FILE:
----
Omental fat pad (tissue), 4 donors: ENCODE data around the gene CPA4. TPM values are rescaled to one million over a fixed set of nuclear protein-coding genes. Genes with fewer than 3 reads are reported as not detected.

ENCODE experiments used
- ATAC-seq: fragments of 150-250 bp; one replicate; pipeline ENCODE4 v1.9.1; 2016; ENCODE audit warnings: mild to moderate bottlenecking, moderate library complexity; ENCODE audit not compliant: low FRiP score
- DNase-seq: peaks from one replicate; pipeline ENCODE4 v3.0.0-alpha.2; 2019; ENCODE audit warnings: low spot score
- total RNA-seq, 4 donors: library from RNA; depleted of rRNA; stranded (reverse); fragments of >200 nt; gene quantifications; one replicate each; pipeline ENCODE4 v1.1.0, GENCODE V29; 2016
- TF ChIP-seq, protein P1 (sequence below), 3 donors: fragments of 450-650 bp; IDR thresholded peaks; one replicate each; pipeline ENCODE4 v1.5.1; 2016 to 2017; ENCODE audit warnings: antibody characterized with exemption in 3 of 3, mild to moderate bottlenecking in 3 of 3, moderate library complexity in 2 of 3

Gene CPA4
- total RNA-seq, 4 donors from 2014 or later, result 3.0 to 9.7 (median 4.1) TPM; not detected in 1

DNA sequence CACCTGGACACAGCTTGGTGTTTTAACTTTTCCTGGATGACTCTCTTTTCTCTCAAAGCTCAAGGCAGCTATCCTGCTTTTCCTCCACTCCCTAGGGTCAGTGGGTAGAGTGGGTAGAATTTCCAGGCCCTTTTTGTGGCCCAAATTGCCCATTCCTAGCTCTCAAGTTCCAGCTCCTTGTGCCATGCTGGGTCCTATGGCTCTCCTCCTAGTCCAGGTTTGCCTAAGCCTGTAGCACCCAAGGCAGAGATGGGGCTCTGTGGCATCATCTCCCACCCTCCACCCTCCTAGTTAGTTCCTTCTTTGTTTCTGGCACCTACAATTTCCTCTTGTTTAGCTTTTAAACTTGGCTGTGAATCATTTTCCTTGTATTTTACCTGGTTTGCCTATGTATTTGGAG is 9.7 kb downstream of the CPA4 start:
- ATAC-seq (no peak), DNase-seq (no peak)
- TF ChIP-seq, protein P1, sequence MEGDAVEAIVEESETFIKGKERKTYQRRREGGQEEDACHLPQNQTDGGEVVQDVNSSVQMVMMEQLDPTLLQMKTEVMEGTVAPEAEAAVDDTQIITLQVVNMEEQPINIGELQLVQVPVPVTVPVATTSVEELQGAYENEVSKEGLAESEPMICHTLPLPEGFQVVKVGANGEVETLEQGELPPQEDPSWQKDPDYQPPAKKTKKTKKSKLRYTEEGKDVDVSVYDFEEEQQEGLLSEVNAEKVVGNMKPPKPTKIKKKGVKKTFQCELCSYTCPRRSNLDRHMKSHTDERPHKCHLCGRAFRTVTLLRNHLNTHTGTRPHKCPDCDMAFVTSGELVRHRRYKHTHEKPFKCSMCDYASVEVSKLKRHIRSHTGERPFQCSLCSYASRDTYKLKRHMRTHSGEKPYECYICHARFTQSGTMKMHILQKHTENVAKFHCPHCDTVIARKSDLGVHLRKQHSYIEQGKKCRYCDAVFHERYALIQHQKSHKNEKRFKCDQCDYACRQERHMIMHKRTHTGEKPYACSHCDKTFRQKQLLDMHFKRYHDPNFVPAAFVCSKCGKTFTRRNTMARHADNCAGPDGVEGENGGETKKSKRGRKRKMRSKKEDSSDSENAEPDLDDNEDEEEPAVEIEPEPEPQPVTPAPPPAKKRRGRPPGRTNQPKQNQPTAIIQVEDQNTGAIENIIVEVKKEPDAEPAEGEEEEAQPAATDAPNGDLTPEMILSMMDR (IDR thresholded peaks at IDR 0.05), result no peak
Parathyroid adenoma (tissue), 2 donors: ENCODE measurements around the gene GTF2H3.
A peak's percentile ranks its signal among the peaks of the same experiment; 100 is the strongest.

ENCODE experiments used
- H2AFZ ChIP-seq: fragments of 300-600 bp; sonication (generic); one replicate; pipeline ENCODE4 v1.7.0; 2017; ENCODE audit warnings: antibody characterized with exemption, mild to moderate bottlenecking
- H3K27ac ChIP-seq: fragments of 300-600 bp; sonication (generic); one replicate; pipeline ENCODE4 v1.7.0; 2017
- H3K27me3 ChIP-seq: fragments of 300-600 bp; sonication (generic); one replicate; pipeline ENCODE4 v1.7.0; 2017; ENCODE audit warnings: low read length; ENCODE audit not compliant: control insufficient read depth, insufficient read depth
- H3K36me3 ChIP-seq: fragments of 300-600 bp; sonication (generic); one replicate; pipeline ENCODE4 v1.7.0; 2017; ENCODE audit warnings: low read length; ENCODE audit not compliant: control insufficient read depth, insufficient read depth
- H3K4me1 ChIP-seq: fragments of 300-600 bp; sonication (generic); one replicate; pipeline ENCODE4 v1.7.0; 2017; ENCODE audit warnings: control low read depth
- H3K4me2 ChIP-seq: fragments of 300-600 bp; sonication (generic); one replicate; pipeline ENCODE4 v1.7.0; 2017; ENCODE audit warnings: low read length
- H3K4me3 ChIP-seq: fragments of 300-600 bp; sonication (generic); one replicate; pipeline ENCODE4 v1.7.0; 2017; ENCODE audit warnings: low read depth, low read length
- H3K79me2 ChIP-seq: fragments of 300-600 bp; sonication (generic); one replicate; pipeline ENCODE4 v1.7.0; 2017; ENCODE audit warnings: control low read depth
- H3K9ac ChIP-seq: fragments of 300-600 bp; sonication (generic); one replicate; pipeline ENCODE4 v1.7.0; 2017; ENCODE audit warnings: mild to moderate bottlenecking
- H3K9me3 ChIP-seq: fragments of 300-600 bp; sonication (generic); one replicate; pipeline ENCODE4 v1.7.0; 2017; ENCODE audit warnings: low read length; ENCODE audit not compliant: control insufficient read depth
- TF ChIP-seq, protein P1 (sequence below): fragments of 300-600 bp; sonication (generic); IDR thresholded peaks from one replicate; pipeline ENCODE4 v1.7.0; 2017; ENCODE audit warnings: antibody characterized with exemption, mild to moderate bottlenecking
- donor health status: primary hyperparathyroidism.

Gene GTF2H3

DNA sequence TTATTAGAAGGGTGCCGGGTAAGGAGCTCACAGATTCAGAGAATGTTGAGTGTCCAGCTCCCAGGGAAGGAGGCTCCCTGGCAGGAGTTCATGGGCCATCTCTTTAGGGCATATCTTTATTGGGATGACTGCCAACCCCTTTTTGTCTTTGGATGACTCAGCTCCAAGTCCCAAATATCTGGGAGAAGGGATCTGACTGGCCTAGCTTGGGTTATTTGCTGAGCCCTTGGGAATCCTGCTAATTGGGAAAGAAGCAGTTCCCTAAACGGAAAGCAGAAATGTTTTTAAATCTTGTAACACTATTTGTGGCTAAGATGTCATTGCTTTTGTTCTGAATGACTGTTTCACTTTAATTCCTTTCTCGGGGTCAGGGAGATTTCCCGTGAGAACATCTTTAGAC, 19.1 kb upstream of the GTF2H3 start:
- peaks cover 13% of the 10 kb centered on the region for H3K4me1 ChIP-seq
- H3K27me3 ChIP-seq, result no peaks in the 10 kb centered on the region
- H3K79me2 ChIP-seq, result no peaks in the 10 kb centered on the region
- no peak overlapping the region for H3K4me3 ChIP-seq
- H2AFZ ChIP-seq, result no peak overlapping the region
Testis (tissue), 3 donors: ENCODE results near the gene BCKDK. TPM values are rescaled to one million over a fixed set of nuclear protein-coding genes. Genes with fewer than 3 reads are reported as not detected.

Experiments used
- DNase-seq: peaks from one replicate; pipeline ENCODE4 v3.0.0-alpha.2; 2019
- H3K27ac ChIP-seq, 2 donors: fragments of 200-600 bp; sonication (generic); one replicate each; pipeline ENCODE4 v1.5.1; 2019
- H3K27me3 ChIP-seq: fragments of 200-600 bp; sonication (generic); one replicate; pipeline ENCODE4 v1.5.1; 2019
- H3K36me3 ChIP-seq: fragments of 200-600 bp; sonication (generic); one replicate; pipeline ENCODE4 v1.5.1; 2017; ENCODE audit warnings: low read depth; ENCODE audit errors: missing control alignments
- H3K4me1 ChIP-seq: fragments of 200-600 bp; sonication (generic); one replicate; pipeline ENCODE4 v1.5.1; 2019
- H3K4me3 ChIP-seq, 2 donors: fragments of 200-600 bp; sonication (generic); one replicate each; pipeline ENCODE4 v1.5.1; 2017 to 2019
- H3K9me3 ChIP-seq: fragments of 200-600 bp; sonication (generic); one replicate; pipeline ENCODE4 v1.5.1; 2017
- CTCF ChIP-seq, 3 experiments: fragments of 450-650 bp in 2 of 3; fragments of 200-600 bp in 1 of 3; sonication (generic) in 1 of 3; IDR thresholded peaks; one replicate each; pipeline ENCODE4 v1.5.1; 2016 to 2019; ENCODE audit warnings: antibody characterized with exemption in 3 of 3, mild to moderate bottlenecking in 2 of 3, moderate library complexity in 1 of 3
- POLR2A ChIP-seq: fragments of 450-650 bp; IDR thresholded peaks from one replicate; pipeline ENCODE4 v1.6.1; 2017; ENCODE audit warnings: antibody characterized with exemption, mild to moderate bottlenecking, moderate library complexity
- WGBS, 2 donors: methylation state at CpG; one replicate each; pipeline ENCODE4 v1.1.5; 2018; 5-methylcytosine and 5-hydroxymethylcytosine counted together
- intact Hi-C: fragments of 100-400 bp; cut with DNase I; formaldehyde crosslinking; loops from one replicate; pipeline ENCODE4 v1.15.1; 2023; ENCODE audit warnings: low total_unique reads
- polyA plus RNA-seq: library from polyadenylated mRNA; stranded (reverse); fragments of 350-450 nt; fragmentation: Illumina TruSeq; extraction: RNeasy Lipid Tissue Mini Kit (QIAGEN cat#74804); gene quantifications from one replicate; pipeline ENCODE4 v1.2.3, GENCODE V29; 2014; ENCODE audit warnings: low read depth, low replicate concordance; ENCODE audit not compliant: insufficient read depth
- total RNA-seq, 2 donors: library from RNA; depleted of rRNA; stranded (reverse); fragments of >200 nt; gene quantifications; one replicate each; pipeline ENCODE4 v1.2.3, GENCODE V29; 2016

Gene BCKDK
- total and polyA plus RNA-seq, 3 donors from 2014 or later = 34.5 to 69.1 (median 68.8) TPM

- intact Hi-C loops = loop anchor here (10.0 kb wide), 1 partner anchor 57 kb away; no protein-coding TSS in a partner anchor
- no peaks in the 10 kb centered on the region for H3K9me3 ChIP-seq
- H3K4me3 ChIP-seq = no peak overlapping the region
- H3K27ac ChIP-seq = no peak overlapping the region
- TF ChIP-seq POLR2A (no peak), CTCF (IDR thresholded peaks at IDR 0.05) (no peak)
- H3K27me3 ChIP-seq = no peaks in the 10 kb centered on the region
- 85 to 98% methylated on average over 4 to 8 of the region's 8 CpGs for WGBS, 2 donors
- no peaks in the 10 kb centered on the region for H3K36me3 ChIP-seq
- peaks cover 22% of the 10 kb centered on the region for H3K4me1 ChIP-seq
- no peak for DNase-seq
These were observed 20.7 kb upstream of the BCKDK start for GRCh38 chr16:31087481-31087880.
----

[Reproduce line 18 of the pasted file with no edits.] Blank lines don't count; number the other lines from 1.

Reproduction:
- H3K36me3 ChIP-seq: fragments of 300-600 bp; sonication (generic); one replicate; pipeline ENCODE4 v1.7.0; 2017; ENCODE audit warnings: low read length; ENCODE audit not compliant: control insufficient read depth, insufficient read depth